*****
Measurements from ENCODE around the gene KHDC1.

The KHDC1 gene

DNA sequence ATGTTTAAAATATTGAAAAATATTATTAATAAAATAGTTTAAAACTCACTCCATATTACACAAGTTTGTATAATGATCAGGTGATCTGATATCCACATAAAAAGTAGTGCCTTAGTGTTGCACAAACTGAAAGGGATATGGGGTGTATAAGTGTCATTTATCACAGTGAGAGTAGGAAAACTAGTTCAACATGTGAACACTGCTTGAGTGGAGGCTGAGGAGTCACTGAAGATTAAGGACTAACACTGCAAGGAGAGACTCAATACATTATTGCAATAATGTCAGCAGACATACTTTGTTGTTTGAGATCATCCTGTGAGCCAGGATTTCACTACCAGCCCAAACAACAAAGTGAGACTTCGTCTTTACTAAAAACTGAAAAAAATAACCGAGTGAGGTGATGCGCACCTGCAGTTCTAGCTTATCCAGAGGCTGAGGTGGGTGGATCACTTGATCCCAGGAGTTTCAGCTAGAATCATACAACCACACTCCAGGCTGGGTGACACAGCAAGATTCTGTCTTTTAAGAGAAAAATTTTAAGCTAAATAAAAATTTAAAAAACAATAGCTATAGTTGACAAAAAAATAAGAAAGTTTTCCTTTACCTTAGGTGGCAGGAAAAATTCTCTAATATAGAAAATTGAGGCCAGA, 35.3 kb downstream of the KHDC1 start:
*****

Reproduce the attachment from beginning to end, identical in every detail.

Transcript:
Measurements from ENCODE around the gene KHDC1.

The KHDC1 gene

DNA sequence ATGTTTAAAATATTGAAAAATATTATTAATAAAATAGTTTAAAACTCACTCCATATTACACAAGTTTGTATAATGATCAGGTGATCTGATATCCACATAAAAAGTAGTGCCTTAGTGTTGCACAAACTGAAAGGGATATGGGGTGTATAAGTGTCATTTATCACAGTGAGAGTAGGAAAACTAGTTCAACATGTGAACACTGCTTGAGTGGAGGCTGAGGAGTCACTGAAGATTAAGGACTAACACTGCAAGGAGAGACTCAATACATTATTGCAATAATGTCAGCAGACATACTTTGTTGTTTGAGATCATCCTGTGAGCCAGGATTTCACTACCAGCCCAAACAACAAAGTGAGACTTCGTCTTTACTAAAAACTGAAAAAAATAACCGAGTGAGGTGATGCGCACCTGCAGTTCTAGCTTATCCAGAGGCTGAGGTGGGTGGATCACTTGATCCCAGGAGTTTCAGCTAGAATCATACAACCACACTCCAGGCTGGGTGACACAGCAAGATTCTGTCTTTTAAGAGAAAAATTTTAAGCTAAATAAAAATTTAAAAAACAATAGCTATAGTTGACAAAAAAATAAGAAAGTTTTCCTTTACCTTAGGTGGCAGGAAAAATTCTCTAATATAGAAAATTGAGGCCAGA, 35.3 kb downstream of the KHDC1 start: